“I’m very excited about this,” said Flournoy, in a phone interview from her Brooklyn home earlier this month. A former library employee at a branch of the District of Columbia Public Library, she remembered having an All-City Read there. “I thought that would be kind of the pinnacle — the thing that everyone in the city is reading. So to have it happen is really exciting.”

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The Seattle Reads program, inaugurated in 1998, is presented by the Washington Center for the Book at the Seattle Public Library (SPL), with the goal of deepening engagement in literature through reading and discussion. This year, a committee that consisted of four SPL librarians, a representative of the SPL foundation, and a member of the local bookselling community selected the book from about two dozen nominations from library staffers. Committee chair Linda Johns, a reader services librarian for SPL, said that they were looking for a compelling book and also an author who would be able to engage readers in conversation.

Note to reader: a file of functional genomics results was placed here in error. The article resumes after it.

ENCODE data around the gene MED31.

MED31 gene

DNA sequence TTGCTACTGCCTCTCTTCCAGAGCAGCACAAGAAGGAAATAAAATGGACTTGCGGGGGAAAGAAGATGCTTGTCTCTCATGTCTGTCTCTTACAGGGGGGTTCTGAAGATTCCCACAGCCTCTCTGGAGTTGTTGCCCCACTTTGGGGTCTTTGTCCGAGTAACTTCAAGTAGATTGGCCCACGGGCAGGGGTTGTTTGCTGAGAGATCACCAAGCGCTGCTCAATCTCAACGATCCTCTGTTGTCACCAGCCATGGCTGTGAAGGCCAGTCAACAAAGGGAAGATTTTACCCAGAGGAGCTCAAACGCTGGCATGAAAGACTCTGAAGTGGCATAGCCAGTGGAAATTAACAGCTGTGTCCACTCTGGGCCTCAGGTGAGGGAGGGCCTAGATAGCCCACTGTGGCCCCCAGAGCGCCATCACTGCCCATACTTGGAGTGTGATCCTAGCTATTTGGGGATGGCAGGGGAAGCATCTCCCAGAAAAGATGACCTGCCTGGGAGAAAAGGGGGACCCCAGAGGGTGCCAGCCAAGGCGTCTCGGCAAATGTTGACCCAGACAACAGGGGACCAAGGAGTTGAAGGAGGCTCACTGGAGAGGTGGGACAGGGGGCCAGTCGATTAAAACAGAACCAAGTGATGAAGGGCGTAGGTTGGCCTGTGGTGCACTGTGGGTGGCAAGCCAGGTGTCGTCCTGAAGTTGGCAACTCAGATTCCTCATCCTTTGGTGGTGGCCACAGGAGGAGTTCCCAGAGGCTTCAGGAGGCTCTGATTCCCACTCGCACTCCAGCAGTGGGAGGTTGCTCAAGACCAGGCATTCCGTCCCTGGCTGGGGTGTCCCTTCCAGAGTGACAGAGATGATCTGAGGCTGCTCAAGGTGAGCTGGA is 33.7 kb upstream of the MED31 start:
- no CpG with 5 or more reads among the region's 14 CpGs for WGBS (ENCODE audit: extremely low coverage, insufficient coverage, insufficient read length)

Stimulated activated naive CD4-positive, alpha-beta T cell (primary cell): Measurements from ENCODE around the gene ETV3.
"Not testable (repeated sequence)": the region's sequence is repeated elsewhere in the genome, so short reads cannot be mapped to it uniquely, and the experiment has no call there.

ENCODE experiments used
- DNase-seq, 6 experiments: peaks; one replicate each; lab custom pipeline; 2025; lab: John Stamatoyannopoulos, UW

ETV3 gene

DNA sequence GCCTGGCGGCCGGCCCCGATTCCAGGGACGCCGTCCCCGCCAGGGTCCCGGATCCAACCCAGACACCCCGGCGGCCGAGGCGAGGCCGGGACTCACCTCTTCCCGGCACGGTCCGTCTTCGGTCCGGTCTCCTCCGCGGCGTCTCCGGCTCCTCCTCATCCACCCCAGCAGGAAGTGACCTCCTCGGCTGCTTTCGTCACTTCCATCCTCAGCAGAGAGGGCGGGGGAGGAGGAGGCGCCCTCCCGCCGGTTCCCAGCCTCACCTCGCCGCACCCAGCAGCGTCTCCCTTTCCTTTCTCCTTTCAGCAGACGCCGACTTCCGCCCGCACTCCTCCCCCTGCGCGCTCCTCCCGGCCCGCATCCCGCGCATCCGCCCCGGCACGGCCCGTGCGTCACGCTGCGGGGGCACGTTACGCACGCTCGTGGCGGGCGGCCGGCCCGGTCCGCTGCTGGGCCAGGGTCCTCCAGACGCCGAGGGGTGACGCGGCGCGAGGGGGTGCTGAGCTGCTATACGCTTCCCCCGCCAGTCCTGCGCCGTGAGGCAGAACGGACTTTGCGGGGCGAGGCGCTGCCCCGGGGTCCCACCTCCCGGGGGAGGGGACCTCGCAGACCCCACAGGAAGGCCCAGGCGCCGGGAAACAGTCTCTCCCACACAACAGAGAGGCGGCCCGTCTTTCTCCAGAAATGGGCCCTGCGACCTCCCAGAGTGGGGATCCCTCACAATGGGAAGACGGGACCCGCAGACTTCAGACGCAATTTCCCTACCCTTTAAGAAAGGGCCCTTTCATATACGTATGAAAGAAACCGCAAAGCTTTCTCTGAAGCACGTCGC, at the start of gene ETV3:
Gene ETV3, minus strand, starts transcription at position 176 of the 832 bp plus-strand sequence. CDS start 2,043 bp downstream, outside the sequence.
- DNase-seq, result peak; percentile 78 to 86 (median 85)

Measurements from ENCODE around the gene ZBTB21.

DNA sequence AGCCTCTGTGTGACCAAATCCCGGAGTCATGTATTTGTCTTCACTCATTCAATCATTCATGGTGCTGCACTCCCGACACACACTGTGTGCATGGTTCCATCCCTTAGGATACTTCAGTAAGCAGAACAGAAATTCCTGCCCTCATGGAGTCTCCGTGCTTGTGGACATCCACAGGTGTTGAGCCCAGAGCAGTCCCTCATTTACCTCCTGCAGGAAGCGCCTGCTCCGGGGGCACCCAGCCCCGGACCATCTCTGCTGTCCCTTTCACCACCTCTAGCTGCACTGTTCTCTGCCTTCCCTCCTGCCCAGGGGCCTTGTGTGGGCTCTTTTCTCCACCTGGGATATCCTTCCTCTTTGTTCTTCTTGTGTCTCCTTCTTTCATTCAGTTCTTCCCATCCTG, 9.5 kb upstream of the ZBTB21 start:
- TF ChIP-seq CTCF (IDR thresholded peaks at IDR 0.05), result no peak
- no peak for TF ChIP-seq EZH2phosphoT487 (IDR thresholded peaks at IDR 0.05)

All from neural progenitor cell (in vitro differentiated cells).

“I loved it!” Johns said of “The Turner House,” their ultimate choice. “This was a book that has a lot of entry points — it touches on the financial crisis of 2008, housing, addiction . . . African-American families, African-American community — but at its heart it’s a family novel, and there’s a lot of love in this book.”

And Flournoy, the committee agreed after researching past interviews, was someone “so personable and engaging, we could imagine her going out into the community in all kinds of different situations.” Flournoy came to town earlier this year, speaking at Hugo House, and Johns said the appearance confirmed their choice: “She was just perfect.”

A graduate of the Iowa Writers’ Workshop, Flournoy grew up in Southern California but knew Detroit well; her father, who was from there, often took her and her sister to visit. Around 2010, during her second semester in Iowa, she began thinking about setting a story in Detroit.

“I had been visiting more often because I lived in the Midwest,” she remembered. “I had been thinking about the changes that I had witnessed in that city, over my time visiting it throughout my life.” She also was struck by what happened to the housing market in Detroit: how so many families, like the Turners, watched as their in-city homes crumbled in value, or simply crumbled.